Registration number 1962
Status Registered


Function Service Vessel
Subfunction Lifeboat
Location Hesketh Bank
Vessel type Watson Class Lifeboat
Current use Ongoing conservation
Available to hire No
Available for excursions No


Builder Saunders, S E Ltd, East Cowes
Built in 1924
Hull material Wood
Rig Gaff Cutter
Number of decks 2
Number of masts 1
Propulsion Motor
Number of engines 1
Primary engine type Inboard
Boiler type None
Boilermaker None


Breadth: Beam
12.60 feet (3.84m)
4.00 feet (1.22m)
Length: Overall
45.00 feet (13.73m)


MANCHESTER AND SALFORD (ON-689) is a 45ft Watson Class single screw motor lifeboat built by S.E. Saunders Ltd at Cowes, Isle of Wight, in 1924. Her original engine was an 80hp Weyburn DE6 petrol engine. She was the first lifeboat to travel up the Manchester Ship Canal. She served as the Douglas, Isle of Man, lifeboat between 1924 and 1946, during which time she was launched 28 times and saved 8 lives. She was fitted with radio in 1938. There is no record of her wartime service. She then became a reserve lifeboat from 1946 to 1954, serving at Islay, Barra Island, Campbelltown, Stornaway, being launched 12 times and saving 5 lives.  She was sold out of service in 1954 and converted on Clydeside where she was fitted with a 120hp Perkins 56M diesel engine. She was then based in North Wales and visited Scotland. By the 1990s she was at Bangor, North Wales and she was later abandoned at Deganwy where she was repossessed by court order. By 2000 she was in a poor state consisting of little more than a wrecked, stripped hull.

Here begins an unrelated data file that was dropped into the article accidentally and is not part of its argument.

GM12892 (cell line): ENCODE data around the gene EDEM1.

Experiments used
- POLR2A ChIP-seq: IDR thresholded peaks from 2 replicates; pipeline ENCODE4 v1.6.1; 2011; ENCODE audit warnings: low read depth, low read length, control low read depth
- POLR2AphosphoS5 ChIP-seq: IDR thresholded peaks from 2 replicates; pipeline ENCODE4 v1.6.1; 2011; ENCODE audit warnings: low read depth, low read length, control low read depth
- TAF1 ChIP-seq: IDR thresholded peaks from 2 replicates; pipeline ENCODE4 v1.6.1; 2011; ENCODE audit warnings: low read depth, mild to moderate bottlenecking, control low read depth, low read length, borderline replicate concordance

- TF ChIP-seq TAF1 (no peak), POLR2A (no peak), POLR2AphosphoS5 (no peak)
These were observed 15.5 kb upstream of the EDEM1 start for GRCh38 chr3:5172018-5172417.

In 2001 the current owner began the process of restoration.  She was originally constructed of Honduras mahogany on oak frames with Canadian rock elm and copper fastened, much of which had to be replaced, as had the 33 keel bolts. The oak curves that formed the deck edge were rotten and also had to be replaced, although the curved oak hoops (oak frames) were retained. Main beams, curved edge beams and copper rivets were all replaced. The curved aft desk (end box) also had to be replaced, as did the hauling plates. She had two masts, a large sail area and drop keel. Further alterations included the fitting of an 8hp bow thruster, and the sheathing of the coach roof with West system epoxy.

Her restoration was completed in 2016-17 with her painting in RNLI blue and orange livery and the addition of spars and fittings along with fine details. She is now in operational use as a pIeasure vessel, for attending lifeboat rallies, and is available as a classic sailing charter vessel. In December 2022 she underwent maintenance at the Douglas Boatyard at Hesketh Bank, Lancashire

Her current owner is in the process of fully restoring her, this should be completed by 2022




  • March 2023

    A Sustainability Grant of £500 for survey was made from the Strategic Development Fund of National Historic Ships

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